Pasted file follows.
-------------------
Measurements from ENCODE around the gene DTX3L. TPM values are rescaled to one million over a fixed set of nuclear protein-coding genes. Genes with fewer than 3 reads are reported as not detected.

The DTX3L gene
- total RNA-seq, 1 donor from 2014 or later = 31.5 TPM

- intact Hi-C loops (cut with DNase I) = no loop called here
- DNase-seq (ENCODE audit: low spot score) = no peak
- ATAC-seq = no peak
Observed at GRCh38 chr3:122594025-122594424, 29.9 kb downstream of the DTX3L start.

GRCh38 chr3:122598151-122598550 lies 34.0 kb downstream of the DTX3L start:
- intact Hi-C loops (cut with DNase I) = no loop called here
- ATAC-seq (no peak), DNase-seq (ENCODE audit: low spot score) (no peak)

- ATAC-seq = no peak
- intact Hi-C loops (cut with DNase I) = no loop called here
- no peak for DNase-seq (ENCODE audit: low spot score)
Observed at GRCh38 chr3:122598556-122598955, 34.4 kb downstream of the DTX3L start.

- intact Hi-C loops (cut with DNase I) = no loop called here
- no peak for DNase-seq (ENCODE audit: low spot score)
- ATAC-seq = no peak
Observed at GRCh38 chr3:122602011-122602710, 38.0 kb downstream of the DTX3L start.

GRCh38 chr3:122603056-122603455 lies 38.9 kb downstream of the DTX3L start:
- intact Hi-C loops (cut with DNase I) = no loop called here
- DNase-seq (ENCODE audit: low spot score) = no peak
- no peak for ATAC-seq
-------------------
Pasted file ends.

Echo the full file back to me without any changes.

Measurements from ENCODE around the gene DTX3L. TPM values are rescaled to one million over a fixed set of nuclear protein-coding genes. Genes with fewer than 3 reads are reported as not detected.

The DTX3L gene
- total RNA-seq, 1 donor from 2014 or later = 31.5 TPM

- intact Hi-C loops (cut with DNase I) = no loop called here
- DNase-seq (ENCODE audit: low spot score) = no peak
- ATAC-seq = no peak
Observed at GRCh38 chr3:122594025-122594424, 29.9 kb downstream of the DTX3L start.

GRCh38 chr3:122598151-122598550 lies 34.0 kb downstream of the DTX3L start:
- intact Hi-C loops (cut with DNase I) = no loop called here
- ATAC-seq (no peak), DNase-seq (ENCODE audit: low spot score) (no peak)

- ATAC-seq = no peak
- intact Hi-C loops (cut with DNase I) = no loop called here
- no peak for DNase-seq (ENCODE audit: low spot score)
Observed at GRCh38 chr3:122598556-122598955, 34.4 kb downstream of the DTX3L start.

- intact Hi-C loops (cut with DNase I) = no loop called here
- no peak for DNase-seq (ENCODE audit: low spot score)
- ATAC-seq = no peak
Observed at GRCh38 chr3:122602011-122602710, 38.0 kb downstream of the DTX3L start.

GRCh38 chr3:122603056-122603455 lies 38.9 kb downstream of the DTX3L start:
- intact Hi-C loops (cut with DNase I) = no loop called here
- DNase-seq (ENCODE audit: low spot score) = no peak
- no peak for ATAC-seq